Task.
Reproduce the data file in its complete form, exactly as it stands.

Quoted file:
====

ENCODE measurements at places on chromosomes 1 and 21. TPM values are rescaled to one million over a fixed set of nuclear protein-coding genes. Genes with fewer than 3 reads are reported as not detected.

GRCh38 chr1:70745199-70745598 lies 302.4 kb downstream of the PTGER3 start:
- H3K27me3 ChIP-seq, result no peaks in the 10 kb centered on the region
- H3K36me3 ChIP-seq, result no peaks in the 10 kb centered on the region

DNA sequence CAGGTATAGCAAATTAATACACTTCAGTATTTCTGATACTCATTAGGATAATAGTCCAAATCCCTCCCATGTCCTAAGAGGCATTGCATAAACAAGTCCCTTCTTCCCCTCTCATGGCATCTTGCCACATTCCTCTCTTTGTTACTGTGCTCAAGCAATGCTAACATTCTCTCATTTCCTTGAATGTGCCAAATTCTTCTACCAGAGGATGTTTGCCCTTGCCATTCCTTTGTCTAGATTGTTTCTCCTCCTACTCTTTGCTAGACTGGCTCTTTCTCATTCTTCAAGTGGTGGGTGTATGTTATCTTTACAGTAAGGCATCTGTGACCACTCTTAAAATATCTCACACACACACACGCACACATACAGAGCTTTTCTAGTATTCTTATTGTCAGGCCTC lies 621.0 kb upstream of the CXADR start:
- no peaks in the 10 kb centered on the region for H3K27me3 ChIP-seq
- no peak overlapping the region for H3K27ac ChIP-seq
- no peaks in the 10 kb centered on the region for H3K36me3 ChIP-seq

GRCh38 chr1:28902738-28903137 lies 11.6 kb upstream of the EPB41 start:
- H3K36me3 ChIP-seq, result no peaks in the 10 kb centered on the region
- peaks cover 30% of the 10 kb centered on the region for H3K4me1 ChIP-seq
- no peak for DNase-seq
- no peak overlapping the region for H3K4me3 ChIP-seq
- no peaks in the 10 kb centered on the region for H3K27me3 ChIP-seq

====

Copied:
ENCODE measurements at places on chromosomes 1 and 21. TPM values are rescaled to one million over a fixed set of nuclear protein-coding genes. Genes with fewer than 3 reads are reported as not detected.

GRCh38 chr1:70745199-70745598 lies 302.4 kb downstream of the PTGER3 start:
- H3K27me3 ChIP-seq, result no peaks in the 10 kb centered on the region
- H3K36me3 ChIP-seq, result no peaks in the 10 kb centered on the region

DNA sequence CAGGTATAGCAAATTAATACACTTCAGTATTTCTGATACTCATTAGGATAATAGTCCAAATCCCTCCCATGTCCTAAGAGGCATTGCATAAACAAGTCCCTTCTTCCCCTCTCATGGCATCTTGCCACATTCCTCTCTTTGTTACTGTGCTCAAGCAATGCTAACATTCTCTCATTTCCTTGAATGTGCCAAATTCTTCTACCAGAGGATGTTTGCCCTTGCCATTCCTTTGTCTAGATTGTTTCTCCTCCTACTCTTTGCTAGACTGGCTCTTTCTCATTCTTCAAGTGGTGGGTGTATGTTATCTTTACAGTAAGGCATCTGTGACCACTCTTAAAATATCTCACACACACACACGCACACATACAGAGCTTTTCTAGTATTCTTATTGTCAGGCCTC lies 621.0 kb upstream of the CXADR start:
- no peaks in the 10 kb centered on the region for H3K27me3 ChIP-seq
- no peak overlapping the region for H3K27ac ChIP-seq
- no peaks in the 10 kb centered on the region for H3K36me3 ChIP-seq

GRCh38 chr1:28902738-28903137 lies 11.6 kb upstream of the EPB41 start:
- H3K36me3 ChIP-seq, result no peaks in the 10 kb centered on the region
- peaks cover 30% of the 10 kb centered on the region for H3K4me1 ChIP-seq
- no peak for DNase-seq
- no peak overlapping the region for H3K4me3 ChIP-seq
- no peaks in the 10 kb centered on the region for H3K27me3 ChIP-seq